The introduction of the “comply or explain” disclosure guideline in 2014 has yielded very limited progress over the last three years, as women continue to be under-represented on corporate boards and in executive-level positions, says a release by l’Association des Femmes en Finance du Québec (AFFQ).
The Ontario Securities Commission introduced rules in 2014 requiring firms to disclose the percentage of women on boards and in executive roles. Several other jurisdictions followed.
Progress has been slow: the representation rate inched from 11% to 14% over the last three years. AFFQ also notes that a surprising 40% of Canadian corporate boards have no female representation at all. Given this limited progress, the association estimates it may take upwards of 25 years for companies in Canada to reach gender parity.
The AFFQ recently surveyed its membership to assess support for stronger measures related to increased diversity and representation on boards.
Here are the results.
- 78% of members surveyed support mandated minimum quotas of women on boards.
- 73% support a 40% to 50% ratio of women on boards.
- 81% would provide a three- to five-year window for compliance.
- 67% favour financial or other penalties for non-compliance with quotas.
Several international studies show that mandated quotas remain the only effective measure to ensure gender parity on boards, says the AFFQ. France and Norway adopted legislated quotas and women now occupy 40% of publicly-traded corporate board seats in each country, compared to an international average of 15%.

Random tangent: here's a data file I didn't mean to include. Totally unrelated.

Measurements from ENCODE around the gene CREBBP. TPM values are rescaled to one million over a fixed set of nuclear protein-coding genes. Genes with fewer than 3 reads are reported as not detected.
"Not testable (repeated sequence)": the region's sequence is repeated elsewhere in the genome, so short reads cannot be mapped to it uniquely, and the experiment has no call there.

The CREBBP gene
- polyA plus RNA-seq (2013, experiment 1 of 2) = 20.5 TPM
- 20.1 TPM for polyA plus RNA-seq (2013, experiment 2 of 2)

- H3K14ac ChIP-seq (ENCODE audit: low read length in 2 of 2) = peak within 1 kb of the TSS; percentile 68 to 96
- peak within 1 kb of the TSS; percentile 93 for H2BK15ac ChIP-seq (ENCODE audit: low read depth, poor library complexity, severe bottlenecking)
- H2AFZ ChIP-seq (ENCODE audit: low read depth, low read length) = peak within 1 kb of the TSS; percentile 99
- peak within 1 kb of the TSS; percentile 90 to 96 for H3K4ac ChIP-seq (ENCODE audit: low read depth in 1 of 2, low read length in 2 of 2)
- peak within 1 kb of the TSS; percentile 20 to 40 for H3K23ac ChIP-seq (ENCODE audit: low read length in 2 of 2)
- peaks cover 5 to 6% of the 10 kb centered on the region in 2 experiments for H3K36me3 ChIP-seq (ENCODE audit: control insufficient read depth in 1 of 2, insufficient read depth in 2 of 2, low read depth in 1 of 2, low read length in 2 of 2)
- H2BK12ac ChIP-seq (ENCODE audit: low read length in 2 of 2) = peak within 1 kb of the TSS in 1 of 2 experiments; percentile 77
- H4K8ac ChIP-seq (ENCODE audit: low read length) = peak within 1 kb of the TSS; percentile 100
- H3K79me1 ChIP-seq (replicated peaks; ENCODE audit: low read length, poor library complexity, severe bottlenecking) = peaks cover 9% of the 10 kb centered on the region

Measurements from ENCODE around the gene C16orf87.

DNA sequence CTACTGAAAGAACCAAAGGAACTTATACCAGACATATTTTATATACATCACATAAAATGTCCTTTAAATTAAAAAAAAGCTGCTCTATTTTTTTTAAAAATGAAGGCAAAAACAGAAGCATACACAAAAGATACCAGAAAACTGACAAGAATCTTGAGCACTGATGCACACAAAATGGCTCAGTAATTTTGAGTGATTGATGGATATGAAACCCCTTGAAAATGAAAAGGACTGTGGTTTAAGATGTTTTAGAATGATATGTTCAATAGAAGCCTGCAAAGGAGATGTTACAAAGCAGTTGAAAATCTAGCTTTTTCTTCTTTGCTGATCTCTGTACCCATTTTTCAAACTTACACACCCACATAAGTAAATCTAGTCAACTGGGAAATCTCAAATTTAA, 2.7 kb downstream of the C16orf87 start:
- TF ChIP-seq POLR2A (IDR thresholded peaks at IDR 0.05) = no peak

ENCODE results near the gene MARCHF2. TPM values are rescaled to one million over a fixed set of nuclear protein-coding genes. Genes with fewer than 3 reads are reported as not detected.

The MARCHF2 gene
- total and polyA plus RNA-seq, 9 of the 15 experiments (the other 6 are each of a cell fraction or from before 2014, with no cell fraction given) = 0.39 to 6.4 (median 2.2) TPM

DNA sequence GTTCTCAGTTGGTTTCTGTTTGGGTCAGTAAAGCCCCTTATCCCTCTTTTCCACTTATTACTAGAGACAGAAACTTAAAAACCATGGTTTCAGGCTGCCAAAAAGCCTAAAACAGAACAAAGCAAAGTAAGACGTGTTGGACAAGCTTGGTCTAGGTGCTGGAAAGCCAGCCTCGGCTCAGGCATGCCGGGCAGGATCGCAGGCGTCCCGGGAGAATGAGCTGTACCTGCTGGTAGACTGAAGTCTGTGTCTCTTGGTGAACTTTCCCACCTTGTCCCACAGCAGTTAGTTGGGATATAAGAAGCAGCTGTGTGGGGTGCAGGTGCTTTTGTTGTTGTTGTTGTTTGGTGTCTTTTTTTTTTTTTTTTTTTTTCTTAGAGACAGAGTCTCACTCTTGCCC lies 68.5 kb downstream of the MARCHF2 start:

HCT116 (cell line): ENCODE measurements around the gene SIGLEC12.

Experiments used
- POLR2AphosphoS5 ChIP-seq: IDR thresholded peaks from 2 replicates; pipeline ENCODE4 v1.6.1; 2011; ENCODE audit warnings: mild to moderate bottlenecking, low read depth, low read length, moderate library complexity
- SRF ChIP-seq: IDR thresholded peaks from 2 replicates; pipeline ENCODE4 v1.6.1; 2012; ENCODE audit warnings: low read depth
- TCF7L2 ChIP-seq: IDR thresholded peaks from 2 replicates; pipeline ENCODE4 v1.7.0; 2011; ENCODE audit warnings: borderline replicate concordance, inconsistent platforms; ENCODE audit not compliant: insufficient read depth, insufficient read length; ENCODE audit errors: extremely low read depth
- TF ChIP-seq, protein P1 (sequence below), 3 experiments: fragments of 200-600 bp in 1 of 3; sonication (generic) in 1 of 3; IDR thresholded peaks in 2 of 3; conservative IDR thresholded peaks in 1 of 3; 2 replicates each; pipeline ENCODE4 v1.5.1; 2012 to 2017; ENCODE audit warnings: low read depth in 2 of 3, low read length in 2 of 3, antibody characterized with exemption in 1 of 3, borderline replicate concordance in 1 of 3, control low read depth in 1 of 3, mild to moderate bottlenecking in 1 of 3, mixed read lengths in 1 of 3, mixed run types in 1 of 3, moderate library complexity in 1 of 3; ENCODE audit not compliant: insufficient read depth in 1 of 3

Studies also validate the proposition that diversified boards and executives lead to improved strategic decisions and, consequently, improved financial performance. A study conducted by the research team on governance diversity at HEC Montréal, and based on 300 companies over a three-year period, concluded that financial performance bettered market expectations by an impressive 6% in companies with a higher proportion of women on their executive teams.
“It’s now time for truly concrete measures. We need to demand change by sending a united message in order to reach parity,” AFFQ president Dana Ades-Landy said in a release.
The AFFQ is ready to engage its members, the public, as well as other stakeholders to ensure that progress occurs at a much more accelerated pace, and that women are finally proportionally represented at key decision-making levels across corporations, the release said.